Bordeaux 2022

Are you the Tom Mann of Mann Fine Wines?

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Yes that’s me. I don’t think there’s anything in the above that’s inappropriate given I am in the trade but happy to correct if people believe that’s the case.


Oh, no, I was just wondering. I’m on your mailing list, though I dont think we’ve ever transacted.

I’ve alluded a couple of times in this thread to critics needing to provide their opinions in the context of pricing as well; that was partly triggered by your recent Bdx 2022 EP email where you said

Are prices going up?

That’s pretty much a given I am afraid. As to how much, I suspect 20-25% in a lot of cases, although this will obviously vary wildly property by property. There are obviously global macro-economic issues to consider, but the rise in interest rates means that negociants can longer borrow money at virtually no cost to finance a stock position. This MAY temper the rises somewhat but it is a certainty that some chateaux will get their prices wrong, some perhaps quite spectacularly.

With each significant release that comes out I will provide my opinion, as well as some analysis as to how this release sits compared to back vintages.

Which I will happily give you serious kudos for, if executed properly during the campaign. That’s the sort of (hopefully) impartial advice I don’t feel I get from many of the big merchants that I buy from, so just wanted to give you a WB thumbs up for that :slight_smile:

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Thanks Henry that’s very kind! It should have obviously said ‘negociants can NO longer borrow money’… missed a bit there!

It is amazing that thanks to banning William, it has resulted in so many posts on this board being about the problems at Pontet Canet.


Well yes, that’s why banning is so futile and puerile. You attract interest for all the wrong reasons. Worse, it makes people question the opinions of those who weren’t banned.


I guess I have to crack open a 18 and 19 PC. I am a huge fan of all things P-C and loved most vintages since 2003. 2016 is downright spectacular. Sounds like something has gone wrong for the later vintages.

I took your advice on '16 Les Carmes 375s. haven’t opened one yet. Should I?

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Planning to open 375s of at least the 19 and possibly 18 on Friday. Will report back (the overall topic is likely worth its own thread where we can put tasting notes together).

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A few comments/questions:

  1. Is a blind tasting that “requires stamina, conviction and bravery” really a good idea if one is looking for accurate assessments of the wines tasted? It sounds like the tasters are asked to do a whole heck of a lot — are they asked to do too much?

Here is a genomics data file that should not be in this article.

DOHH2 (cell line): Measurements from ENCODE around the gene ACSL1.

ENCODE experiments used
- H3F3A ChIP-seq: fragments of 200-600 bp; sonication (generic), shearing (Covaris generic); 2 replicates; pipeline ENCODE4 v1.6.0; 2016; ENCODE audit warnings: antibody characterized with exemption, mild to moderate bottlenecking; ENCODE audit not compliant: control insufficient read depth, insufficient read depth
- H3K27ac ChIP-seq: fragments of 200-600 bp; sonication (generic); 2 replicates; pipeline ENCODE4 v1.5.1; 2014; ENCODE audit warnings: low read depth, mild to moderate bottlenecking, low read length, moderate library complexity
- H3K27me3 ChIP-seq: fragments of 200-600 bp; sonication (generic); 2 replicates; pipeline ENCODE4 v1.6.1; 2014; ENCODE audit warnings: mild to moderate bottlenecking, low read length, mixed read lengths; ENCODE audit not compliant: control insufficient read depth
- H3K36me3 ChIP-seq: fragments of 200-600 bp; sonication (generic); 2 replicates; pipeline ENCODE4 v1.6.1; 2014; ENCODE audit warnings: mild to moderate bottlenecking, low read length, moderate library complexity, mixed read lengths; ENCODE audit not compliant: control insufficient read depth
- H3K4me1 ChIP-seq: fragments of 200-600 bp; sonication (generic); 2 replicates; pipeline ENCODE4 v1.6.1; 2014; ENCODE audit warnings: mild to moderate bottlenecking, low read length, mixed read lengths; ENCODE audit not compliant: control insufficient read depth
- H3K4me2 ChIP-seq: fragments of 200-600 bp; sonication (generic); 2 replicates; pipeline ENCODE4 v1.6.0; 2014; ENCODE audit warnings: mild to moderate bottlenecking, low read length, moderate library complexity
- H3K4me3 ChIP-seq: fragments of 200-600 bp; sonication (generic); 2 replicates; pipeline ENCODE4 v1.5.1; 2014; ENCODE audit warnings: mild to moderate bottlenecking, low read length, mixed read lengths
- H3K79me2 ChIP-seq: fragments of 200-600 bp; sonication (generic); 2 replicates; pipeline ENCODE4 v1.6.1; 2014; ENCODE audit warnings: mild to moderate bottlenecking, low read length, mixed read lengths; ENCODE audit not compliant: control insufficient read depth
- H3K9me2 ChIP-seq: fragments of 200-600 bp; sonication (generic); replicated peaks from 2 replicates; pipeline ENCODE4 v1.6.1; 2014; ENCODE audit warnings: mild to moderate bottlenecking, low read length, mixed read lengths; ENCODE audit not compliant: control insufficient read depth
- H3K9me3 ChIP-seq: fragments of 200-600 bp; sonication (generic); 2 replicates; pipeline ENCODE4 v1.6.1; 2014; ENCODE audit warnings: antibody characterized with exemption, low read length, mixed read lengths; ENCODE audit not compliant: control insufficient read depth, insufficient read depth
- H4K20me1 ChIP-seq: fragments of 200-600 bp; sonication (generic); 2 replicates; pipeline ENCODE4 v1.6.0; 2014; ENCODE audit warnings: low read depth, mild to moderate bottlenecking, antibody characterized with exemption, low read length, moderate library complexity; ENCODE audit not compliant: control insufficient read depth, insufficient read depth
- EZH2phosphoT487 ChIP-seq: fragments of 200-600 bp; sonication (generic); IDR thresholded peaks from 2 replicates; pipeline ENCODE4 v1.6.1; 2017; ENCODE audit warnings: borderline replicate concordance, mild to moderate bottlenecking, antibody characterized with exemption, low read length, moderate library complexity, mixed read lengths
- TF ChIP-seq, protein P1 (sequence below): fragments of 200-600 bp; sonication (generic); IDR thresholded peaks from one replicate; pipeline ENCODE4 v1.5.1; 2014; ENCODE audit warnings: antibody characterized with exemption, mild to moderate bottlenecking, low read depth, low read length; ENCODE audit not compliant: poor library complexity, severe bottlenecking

2. “Bravery” — seriously? What about the Southwold tasting requires “bravery”? Must the participants dodge fire balls and land mines whilst performing the River Dance, all while taking copious notes of wines tasted blindly?

  3. Re: WK’s post — the one where he says a Southwold participant scored a wine blind at 12.5/20, but then subsequently at 97/100 — I don’t think it’s nearly the “pointing arrow” you feel that it is. I never would have known it was Lisa without your posts saying so. You are the one who divulged this information, laid bare for all to see. And I don’t understand why you would hold WK to an agreement among Southwold participants that he never entered into — WK didn’t participate in the tasting.

It certainly seems there is something personal underlying your posts directed at WK — it’s unseemly. And, as much as I like William, and appreciate his contributions to the community, I am far from being one of his fanbois or apologists.

… anyways … I am curious why you used the term “bravery” in reference to the Southwold tasting. I can’t imagine any wine tasting requiring bravery, but I’m here listening.


Thank you for trusting me. Yes, there are 3 reasons to pop a cork.

It’s a 375. You should see what the fuss is all about. And of course, if you should keep on trusting me😁

Please let me know what you think of the wine.


I feel that this is a lot of rehashing of issues already explored and indeed answered above and perhaps not pertinent to go over yet again in a thread on Bordeaux 2022.

You’re right, I took an attempt to tarnish the reputation of Lisa personally. I think most people would have reacted the same way. William kindly acknowledged that his writing made it clear that the critic was Lisa so we can leave that behind as I thought we had.

The information on the event was factually incorrect and Lisa did not give the stated score.

William took part in the 2017 Southwold only and is more than well aware and has accepted the agreement of participation.

Lisa retastes bottles at private tastings and chateaus if they show to an unexpected level. This happens in the months directly following Southwold. One tasting is not the be all and end all.

Bravery is the fact that once you’ve scored the wines in the room you need to defend your opinions to your peers in that same room. If you think that sounds like a mission for the meek then I am of a different opinion.

Ultimately, there is nothing remotely unseemly about not accepting that someone makes a veiled personal attack and not be held to task for it. For me that was a line crossed and and I just wasn’t having it.

I think you’ll find looking back in this thread that I have participated completely on a basis of discussing 2022 and bringing up subjects relevant to that only. William simply crossed a line which I was unhappy with and I stood up for something I believe in. It really is that simple.